Jamaican Elementary Scholar Already Qualified for College

Jamaican Elementary Scholar Already Qualified for College

November 22, 2020 / Posted by J. Ed Stylz, Senior Correspondent, New York Christian Times

He is only 9 years old but young Josiah Dicarlo has already aced the Caribbean College entrance exam – and he’s done it twice, starting at age 7 when he became the youngest person ever to take and pass the Caribbean Secondary Education Certificate (SEC), equivalent to the United States’ Scholastic Assessment Test (SAT) or the American College Test (ACT).  Although already academically qualified for college, Dicarlo is not yet in high school but this young prodigy and multi-gifted student is active in his crusade to garner support and bring attention to this school in Kingston, Jamaica. 

Kingsway High and Preparatory School is less than a mile from New Kingston and has been developing young minds since its formation back in 1943 when a small group of educators saw the need to establish the institution to educate and empower the growing number of Christian (Seventh-day Adventist) youths.  The school had a strong academic start when every student in its first graduating class passed the Senior Cambridge University Exam which qualified all of the graduates for college.  Today, that small private elementary and high school continues to shape minds like Dicarlo and has produced great leaders and pioneers in a diversity of disciplines, including health care, education, business, communications and, of course, religion.

Former academic dean Dr. Ouida Westney from Howard University, Houston’s dental surgeon Dr. Edison Dewar, Albany realtor Donna Clanton, and New York’s activist and award-winning journalist Rev. Dennis Dillon are all graduates of Kingsway.  Current students like Dicarlo represent Kingsway’s future, and young Josiah Dicarlo is only one on a list of students that are setting new academic trends, according to the school’s principal and chief education officer Alethia Williams.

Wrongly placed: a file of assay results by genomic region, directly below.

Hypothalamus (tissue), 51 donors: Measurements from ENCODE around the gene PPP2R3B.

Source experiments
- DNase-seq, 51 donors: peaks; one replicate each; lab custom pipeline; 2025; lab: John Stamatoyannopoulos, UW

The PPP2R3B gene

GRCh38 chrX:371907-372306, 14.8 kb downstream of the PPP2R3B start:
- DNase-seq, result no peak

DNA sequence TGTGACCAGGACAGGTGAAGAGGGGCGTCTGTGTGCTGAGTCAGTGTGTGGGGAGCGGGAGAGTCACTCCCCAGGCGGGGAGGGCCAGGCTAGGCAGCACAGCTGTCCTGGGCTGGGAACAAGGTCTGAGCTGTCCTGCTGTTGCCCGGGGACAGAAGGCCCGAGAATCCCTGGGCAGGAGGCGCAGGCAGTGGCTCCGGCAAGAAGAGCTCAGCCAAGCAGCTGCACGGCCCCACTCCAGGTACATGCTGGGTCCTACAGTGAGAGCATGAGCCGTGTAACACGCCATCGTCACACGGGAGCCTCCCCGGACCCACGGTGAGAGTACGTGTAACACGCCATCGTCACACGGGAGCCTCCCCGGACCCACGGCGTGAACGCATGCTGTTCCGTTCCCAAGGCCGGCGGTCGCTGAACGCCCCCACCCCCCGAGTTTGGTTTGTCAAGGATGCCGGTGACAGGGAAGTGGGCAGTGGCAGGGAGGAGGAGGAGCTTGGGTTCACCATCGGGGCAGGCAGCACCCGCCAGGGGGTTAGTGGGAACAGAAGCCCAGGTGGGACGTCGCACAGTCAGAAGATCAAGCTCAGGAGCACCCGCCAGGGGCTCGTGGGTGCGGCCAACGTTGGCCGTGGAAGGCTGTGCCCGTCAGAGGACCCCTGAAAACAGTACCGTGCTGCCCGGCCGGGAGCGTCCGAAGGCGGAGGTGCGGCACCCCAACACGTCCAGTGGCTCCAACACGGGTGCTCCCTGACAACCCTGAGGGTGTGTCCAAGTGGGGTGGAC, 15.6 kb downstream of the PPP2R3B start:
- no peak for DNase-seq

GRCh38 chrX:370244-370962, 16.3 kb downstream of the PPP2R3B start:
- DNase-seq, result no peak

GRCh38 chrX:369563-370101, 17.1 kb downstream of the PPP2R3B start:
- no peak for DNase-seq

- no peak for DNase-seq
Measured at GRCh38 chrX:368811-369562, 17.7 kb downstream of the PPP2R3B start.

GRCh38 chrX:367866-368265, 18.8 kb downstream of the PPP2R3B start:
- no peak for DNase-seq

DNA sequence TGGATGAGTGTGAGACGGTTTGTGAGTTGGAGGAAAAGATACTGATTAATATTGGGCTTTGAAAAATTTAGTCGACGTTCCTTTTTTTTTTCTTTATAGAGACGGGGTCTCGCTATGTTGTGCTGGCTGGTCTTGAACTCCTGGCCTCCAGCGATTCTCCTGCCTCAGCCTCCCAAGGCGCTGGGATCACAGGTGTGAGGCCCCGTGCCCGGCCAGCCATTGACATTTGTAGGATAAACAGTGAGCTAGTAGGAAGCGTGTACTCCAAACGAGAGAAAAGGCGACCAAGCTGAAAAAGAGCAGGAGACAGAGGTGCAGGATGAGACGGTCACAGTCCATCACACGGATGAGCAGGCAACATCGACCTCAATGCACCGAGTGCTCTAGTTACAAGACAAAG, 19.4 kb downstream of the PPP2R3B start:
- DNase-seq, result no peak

Dicarlo is in the 6th grade, and science is his favorite subject.  Beyond his academic excellence, Dicarlo plays soccer and chess, and plays the piano for children’s church at his local church in Kingston.  He reports early for church each week as a member of the communications ministry and preaches to his peers.  Dicarlo has memorized the books of the Bible, has command over hundreds of scriptures, and loves to explain the Bible.  “I love explaining the Bible and I love to help people develop their knowledge,” Dicarlo told The Christian Times.

While children his age are watching cartoons and playing video games, Dicarlo is reading his Bible and watching science shows.  He has already spent 5 years at Kingsway Prep, and as he gets ready for his next level of education, he is encouraging everyone who will listen to him to support what is helping to shape him and thousands of others.

The coronavirus has greatly impacted Kingsway, and a lot of children are dropping out due to loss of employment and other challenges that their parents face.  Well over 100 children lack the necessary devices and Wi-Fi for remote learning, and Josiah has joined a crusade with his principal, teachers, and hundreds of alumni to raise support to assist the students and improve the school’s computer lab and technology. 

“This is a difficult time for everyone, and our children face some serious challenges.  Income has dropped, costs are fixed, and yet education must continue,” shared Keith Nugent, the Director of Financial and Operational Audit at Bank of Jamaica and a graduate of Kingsway High School.  Nugent leads the SupportKingswayJamaica.com initiative, which kicked off in late November with a worldwide mediathon.  Supporters can visit SupportKingswayJamaica.com to donate and for additional information.

“Kingsway is a powerful little institution that is imparting knowledge.  Now we must together help build capacity, particularly in this virtual education environment,” Nugent contends.